‘Doomsday’ director Neil Marshall set to remake ‘Trollhunter’

Any announcement that involves Neil Marshall getting more work is a good thing.

It’s exciting to hear that he’s back on “Game Of Thrones” for next season. His work on “Blackwater” was epic, even by the amazing weekly standards of that show. I think he’s been completely undervalued as a feature director, and a big part of it is simply because not enough people have seen his movies. “Centurion” happened at the exact wrong moment in the career arc of Michael Fassbender, and it would have been a much easier sell a year later. It’s worth catching up with if you haven’t seen it, and it’s just one more example of how good Marshall is at staging large action sequences.

Marshall has a classic sense of action geography. He’s smart about how he lays out his big set pieces, and he is excellent at conveying what’s important in a scene and how everything connects. These days, that seems to be a more and more precious skill, especially when the aesthetic pushes more and more towards total incoherence and visual chaos. When you look at “Doomsday” or “The Descent” or “Dog Soldiers,” you clearly see a guy who has action chops to spare, and yet it seems like he doesn’t work nearly enough.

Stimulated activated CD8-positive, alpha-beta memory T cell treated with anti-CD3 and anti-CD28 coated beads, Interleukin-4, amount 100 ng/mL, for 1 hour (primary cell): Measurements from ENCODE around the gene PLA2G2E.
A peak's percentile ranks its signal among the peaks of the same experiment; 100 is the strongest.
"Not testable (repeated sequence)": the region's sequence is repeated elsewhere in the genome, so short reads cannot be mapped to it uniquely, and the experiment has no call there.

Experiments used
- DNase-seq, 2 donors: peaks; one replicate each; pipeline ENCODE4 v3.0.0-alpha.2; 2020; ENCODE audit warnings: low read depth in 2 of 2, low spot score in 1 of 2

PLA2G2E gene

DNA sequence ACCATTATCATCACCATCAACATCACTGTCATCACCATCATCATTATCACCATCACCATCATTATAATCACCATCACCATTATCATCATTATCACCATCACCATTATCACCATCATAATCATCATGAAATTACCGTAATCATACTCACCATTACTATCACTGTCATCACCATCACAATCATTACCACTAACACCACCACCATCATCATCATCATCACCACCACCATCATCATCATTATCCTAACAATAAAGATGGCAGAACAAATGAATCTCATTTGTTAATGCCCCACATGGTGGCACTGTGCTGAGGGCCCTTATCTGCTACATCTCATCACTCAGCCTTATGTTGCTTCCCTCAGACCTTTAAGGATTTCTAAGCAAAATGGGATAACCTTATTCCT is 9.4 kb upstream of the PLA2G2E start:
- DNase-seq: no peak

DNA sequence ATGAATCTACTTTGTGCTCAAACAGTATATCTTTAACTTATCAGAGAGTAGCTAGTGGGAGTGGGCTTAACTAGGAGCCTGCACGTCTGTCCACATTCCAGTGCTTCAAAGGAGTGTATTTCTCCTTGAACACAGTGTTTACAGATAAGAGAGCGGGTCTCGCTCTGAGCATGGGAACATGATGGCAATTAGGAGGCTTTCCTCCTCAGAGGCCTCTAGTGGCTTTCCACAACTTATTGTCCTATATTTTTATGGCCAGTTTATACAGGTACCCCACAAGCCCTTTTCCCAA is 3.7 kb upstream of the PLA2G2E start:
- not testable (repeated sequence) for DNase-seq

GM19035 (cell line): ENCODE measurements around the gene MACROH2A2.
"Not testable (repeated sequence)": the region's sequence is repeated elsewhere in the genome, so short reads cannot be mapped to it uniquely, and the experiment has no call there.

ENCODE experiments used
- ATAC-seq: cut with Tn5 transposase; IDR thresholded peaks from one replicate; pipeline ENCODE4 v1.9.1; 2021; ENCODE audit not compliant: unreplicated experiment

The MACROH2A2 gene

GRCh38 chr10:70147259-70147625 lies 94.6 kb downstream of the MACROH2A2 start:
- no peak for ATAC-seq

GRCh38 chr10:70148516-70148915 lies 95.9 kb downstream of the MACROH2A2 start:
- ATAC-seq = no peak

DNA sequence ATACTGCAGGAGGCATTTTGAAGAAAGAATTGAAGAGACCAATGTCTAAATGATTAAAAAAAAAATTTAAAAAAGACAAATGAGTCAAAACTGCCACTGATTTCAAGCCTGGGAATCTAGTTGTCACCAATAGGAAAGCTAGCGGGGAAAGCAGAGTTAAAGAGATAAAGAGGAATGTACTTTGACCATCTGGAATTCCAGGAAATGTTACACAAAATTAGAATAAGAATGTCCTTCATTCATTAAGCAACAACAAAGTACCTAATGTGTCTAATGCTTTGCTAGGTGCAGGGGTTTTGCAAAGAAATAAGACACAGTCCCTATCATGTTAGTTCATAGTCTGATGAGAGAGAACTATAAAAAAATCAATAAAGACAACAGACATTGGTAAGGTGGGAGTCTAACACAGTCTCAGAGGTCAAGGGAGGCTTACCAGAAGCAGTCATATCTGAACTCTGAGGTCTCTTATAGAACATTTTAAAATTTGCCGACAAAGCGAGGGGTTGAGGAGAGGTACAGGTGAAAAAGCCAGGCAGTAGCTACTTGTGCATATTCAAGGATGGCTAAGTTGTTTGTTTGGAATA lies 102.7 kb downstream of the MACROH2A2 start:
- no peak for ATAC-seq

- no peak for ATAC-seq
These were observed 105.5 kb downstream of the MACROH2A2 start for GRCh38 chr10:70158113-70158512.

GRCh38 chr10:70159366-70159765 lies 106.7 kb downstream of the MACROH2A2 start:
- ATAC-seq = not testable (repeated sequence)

Having said that, I feel bad that Andre Ovredal isn’t going to be directing the American version of “Trollhunter,” his movie from 2010. The original is a really well-directed film with an interesting sense of mythology, and it suggested a larger world that would be fun to play in. I’m not sure what to expect from the new version, written by Marc Haimes, and I’m not sure if it’s a direct remake or if it’s a new way of telling a story in that world. Whatever it is, I’m curious. And now that it looks like Marshall is directing the film, doing a quick rewrite before he starts production at the start of 2014, I’m doubly interested.

Part of me does dislike the way the system works. I don’t understand why Ovredal isn’t working on something in Hollywood already, considering how well he obviously works with visual effects and action. There are a few scenes in the film that would seem to qualify him as the perfect director of something like “Jurassic World,” and yet he’s not evidently doing anything right now and his calling card movie is being remade. It’s frustrating and irritating, and yet it’s business as usual.

Anyway, I’m excited for Marshall, and I look forward to finding out more about whatever approach they’re taking to what could be a lot of fun.